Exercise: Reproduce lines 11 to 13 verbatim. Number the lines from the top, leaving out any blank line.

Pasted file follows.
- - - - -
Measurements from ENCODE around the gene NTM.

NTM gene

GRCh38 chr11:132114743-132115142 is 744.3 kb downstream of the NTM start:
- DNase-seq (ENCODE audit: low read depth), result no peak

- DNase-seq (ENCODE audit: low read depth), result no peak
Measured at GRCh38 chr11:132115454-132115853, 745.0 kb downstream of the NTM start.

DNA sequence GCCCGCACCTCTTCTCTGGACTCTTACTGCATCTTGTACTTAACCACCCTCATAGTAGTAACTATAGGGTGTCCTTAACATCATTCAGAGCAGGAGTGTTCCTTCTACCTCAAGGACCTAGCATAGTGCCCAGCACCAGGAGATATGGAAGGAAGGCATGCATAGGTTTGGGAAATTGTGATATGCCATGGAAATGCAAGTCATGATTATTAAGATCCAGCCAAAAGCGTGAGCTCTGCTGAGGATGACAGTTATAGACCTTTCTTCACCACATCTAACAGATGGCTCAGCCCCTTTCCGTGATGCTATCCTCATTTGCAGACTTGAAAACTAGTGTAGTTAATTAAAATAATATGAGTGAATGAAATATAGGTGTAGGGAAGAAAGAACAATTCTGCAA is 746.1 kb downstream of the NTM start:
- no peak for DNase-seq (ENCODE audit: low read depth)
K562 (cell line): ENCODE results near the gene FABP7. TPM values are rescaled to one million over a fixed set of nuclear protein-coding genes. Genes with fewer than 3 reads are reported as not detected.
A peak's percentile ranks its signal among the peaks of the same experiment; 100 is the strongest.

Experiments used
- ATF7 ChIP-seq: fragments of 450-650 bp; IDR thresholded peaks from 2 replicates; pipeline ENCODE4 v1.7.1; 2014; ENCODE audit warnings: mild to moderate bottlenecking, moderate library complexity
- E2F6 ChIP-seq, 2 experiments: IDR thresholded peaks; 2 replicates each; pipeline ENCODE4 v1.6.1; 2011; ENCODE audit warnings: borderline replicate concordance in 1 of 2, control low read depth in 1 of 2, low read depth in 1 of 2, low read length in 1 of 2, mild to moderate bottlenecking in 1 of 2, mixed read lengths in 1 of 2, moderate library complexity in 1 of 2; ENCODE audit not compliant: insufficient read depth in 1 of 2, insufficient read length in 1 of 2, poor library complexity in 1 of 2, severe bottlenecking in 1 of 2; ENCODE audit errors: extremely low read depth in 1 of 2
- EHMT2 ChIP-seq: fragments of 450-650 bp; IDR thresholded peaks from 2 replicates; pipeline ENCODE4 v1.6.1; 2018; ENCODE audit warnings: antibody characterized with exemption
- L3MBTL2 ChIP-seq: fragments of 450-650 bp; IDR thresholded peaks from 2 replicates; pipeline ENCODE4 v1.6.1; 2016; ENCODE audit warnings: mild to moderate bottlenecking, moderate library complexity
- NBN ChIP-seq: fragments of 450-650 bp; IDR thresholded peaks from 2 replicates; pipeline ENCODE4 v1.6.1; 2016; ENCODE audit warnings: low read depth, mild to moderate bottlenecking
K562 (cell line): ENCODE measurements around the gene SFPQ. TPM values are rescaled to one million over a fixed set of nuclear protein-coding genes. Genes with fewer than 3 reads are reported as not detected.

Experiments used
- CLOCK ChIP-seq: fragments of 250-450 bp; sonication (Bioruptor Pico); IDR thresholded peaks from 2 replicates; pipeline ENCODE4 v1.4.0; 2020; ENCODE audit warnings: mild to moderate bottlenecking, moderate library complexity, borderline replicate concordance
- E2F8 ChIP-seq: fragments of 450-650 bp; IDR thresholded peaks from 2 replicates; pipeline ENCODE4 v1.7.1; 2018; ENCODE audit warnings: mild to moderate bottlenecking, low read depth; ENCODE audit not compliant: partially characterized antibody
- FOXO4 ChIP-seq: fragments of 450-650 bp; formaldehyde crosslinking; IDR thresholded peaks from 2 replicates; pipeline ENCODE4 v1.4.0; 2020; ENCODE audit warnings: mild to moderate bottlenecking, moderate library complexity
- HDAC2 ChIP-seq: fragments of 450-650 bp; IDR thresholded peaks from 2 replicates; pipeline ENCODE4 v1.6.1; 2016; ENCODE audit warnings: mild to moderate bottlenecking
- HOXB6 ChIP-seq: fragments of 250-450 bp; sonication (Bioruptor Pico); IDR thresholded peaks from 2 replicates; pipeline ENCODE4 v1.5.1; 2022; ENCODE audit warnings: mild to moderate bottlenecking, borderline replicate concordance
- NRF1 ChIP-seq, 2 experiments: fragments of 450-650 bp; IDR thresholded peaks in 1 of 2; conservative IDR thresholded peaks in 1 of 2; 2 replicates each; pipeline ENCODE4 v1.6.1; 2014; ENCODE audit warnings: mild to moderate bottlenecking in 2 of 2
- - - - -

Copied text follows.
Experiments used
- ATF7 ChIP-seq: fragments of 450-650 bp; IDR thresholded peaks from 2 replicates; pipeline ENCODE4 v1.7.1; 2014; ENCODE audit warnings: mild to moderate bottlenecking, moderate library complexity
- E2F6 ChIP-seq, 2 experiments: IDR thresholded peaks; 2 replicates each; pipeline ENCODE4 v1.6.1; 2011; ENCODE audit warnings: borderline replicate concordance in 1 of 2, control low read depth in 1 of 2, low read depth in 1 of 2, low read length in 1 of 2, mild to moderate bottlenecking in 1 of 2, mixed read lengths in 1 of 2, moderate library complexity in 1 of 2; ENCODE audit not compliant: insufficient read depth in 1 of 2, insufficient read length in 1 of 2, poor library complexity in 1 of 2, severe bottlenecking in 1 of 2; ENCODE audit errors: extremely low read depth in 1 of 2